Proposed Development for 141 Willoughby. Image Credit: Savanna
Subcommittee raised concerns about the aggregate effect the mass development of Downtown Brooklyn will have on school resources. On October 5, 2016, the City Council’s Subcommittee on Zoning and Franchises heard testimony on an application to construct a new 49-story mixed-use building at 141 Willoughby Street in Downtown Brooklyn. The site is a triangular-shaped zoning lot bounded by Flatbush Avenue Extension, Willoughby Street and Gold Street. Currently the space is occupied by a three-story private school, the Institute of Design and Construction, an accessory surface parking lot for 16 vehicles, and a public open space with planting and seating areas. (read more…)
Artistic Rendering of Pier 3. Image Credit: Michael Van Valkenburgh Associates.
City enters final stretch for the completion of the Brooklyn Bridge Park. On October 19, 2016, the conversion of Pier 3 in Brooklyn Bridge Park began. Currently ninety percent of the park, which opened in 2010, is either under construction or completed. When opened, Pier 3 will offer a central lawn, a recreation and programming area, and a play “labyrinth” which will highlight historic elements salvaged from the reconstruction—namely salvaged rail ties and bollards.
Mayor Bill de Blasio called the park the “front lawn of Brooklyn,” adding that Pier 3 would “add more space for kids to play and for families to enjoy this incredible place.” The City has slated $26 million in capital funding in the Mayor’s FY17 budget for the project. (read more…)
An example of a residence enlarged pursuant to a BSA-approved application in Brooklyn Community District 10 (original residence shown on the left). Image credit: Brooklyn Community Board 10
The proposed amendment would remove Brooklyn Community District 10 from applicability under Section 73-622, which the community board argues has not been used in line with its intended purpose. On August 24, 2016, the City Planning Commission held a public hearing on an application to amend the New York City zoning text relating to special permits issued by the Board of Standards and Appeals. These special permits allow property owners in R2 zoning districts to enlarge family residences beyond what is otherwise prohibited by the Zoning Resolution. Currently, Section 73-622 only applies to four of the fifty-nine Community Districts in New York City. (read more…)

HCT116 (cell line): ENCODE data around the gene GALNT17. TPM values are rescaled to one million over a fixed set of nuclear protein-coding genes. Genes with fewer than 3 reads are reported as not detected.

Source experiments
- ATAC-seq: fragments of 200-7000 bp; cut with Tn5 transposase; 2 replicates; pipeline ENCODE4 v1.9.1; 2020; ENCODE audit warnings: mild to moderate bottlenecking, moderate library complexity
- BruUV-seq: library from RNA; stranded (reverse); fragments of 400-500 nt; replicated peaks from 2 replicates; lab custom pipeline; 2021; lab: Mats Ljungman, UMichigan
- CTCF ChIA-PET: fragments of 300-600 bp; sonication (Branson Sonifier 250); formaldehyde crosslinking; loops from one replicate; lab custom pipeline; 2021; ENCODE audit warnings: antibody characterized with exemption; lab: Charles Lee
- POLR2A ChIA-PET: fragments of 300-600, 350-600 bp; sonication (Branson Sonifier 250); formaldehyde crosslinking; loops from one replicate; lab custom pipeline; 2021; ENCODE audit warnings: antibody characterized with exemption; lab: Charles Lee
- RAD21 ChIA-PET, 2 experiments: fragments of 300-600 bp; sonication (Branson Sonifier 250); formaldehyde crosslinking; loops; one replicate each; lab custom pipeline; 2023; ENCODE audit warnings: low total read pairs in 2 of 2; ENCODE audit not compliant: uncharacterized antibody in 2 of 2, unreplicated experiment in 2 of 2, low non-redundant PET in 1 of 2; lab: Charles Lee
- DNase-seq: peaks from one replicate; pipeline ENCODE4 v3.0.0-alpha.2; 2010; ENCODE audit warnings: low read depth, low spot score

Example of an enlargement pursuant to a BSA-approved special permit in Brooklyn Community District 10 (original residence shown on the left). Click Photo to enlarge. Image credit: Brooklyn Community Board 10
Special Permit was meant to allow growing families to expand their familial residences, but Brooklyn Community Board 10 argues that its usage has been abused. On June 20, 2016, a proposal was presented to the City Planning Commission to amend the New York City zoning text relating to the Board of Standards and Appeals Special Permit provisions under Section 73-622, which provides for the enlargement of one- and two-family detached and semi-detached residences. Currently, Section 73-622 only applies to four Community Districts, and it permits additions to the perimeter wall height, and extensions into the requisite rear yards and side yards of the residences located within those Community Districts.
Boulevard Houses in East NY, Brooklyn. Image Credit: NYCHA
Installation of safety lighting part of citywide plan to reduce violence at targeted NYCHA developments. On July 13, 2016, Mayor Bill de Blasio and the New York City Housing Authority announced the completed installation of 504 new lights to improve public safety at Boulevard Houses in East New York Brooklyn. The installation is part of the Mayor’s Action Plan for Neighborhood Safety (MAP) which was initiated in 2014. (read more…)
Council Member Gentile holds rally on new illegal conversation bill. Image Credit: Council Member Gentile’s Office.
Proposal imposes steep fines on bad actors, and helps Buildings inspectors gain premises access. On June 21, 2016, New York City Council Members Vincent J. Gentile, Jumaane D. Williams, and Barry S. Grodenchik introduced legislation that would impose high penalties on bad actor landlords and equip the Department of Buildings with means to gain entry into suspected illegal conversion sites. This bill was developed with the support of Brooklyn Borough President Eric Adams, after a November 2014 fire in an illegal unit above a Flatbush church killed an individual and injured 16 others, destroying the building. (read more…)